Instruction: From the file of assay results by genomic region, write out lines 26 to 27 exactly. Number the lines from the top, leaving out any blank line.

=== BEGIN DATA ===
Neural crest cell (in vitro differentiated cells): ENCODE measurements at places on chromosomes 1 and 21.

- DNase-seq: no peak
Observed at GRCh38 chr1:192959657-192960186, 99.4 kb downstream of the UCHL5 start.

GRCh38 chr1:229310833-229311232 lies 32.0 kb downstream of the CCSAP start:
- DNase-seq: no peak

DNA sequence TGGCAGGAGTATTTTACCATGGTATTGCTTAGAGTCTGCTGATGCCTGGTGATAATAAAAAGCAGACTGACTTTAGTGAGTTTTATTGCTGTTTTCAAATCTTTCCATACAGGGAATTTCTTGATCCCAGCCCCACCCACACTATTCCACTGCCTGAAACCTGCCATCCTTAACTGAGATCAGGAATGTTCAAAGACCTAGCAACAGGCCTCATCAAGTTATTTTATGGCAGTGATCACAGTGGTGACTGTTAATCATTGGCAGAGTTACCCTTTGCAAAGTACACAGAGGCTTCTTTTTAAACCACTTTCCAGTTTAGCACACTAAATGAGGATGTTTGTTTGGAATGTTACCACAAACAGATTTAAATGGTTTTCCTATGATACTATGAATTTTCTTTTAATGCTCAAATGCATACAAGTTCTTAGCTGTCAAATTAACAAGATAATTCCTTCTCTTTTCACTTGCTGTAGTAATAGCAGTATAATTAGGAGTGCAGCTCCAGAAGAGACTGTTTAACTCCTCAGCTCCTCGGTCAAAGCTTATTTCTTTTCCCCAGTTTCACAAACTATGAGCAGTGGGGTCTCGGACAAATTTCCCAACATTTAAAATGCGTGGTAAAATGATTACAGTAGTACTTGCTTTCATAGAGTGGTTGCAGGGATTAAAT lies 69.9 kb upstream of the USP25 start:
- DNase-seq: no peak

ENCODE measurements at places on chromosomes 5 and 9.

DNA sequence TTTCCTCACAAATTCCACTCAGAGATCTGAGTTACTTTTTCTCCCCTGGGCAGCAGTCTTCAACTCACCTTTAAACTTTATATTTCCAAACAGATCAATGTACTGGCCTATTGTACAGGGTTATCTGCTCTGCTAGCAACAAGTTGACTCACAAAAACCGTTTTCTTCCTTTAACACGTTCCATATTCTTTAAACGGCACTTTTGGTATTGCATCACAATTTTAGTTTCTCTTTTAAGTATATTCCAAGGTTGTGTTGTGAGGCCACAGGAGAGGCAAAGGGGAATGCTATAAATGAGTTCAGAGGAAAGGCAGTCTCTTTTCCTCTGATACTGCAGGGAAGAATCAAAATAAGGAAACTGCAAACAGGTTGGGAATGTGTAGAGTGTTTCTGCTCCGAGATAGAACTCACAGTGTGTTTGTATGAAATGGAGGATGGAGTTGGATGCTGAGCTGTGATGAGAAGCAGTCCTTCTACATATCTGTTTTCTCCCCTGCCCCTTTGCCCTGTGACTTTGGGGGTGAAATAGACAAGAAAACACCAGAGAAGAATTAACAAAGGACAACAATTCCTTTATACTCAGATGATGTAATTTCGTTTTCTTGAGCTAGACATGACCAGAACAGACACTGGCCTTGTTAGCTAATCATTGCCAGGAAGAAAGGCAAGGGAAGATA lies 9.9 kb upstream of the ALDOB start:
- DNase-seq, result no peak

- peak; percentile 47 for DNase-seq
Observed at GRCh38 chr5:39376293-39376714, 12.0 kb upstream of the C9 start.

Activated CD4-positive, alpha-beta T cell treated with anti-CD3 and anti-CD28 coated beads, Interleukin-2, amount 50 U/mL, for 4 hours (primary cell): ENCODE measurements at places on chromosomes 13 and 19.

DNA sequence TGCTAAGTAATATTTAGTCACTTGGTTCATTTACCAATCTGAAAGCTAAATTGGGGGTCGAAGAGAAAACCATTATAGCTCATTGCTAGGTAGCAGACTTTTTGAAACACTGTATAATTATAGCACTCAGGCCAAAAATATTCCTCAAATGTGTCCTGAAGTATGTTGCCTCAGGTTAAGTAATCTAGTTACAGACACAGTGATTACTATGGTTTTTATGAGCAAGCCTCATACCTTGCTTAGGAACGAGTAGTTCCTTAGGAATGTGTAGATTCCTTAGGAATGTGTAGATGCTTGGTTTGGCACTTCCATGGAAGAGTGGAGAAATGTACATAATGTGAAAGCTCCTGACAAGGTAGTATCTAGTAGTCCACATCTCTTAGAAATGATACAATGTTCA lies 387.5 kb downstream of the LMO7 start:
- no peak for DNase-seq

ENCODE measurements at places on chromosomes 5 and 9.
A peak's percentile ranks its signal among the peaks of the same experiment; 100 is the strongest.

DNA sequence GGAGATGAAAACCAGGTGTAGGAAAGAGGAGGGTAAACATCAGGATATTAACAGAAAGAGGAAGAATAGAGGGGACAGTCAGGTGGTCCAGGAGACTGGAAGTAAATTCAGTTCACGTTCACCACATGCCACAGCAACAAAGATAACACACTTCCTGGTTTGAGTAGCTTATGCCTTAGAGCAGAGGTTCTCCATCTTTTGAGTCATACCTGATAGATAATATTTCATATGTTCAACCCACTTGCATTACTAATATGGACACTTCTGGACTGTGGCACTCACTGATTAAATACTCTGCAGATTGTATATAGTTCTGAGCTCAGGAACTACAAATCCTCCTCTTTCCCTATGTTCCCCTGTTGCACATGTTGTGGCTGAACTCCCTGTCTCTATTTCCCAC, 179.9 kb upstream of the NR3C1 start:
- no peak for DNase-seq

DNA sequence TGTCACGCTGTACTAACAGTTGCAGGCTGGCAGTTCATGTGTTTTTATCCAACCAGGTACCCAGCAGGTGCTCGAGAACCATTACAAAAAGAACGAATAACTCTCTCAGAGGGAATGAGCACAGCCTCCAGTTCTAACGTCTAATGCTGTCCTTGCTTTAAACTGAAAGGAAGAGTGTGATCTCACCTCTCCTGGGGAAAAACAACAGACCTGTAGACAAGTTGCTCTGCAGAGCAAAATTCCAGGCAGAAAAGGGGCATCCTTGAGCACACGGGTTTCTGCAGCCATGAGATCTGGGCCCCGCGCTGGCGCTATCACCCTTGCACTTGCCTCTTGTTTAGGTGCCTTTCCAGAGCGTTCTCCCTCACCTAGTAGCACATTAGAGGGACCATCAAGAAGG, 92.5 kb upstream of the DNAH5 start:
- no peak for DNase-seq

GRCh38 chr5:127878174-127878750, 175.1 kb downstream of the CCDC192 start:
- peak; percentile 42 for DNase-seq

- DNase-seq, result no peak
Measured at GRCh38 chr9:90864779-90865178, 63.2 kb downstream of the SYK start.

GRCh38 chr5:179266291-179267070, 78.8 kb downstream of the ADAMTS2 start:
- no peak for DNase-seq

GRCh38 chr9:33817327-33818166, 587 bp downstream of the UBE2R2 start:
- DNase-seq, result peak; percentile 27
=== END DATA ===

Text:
GRCh38 chr5:179266291-179267070, 78.8 kb downstream of the ADAMTS2 start:
- no peak for DNase-seq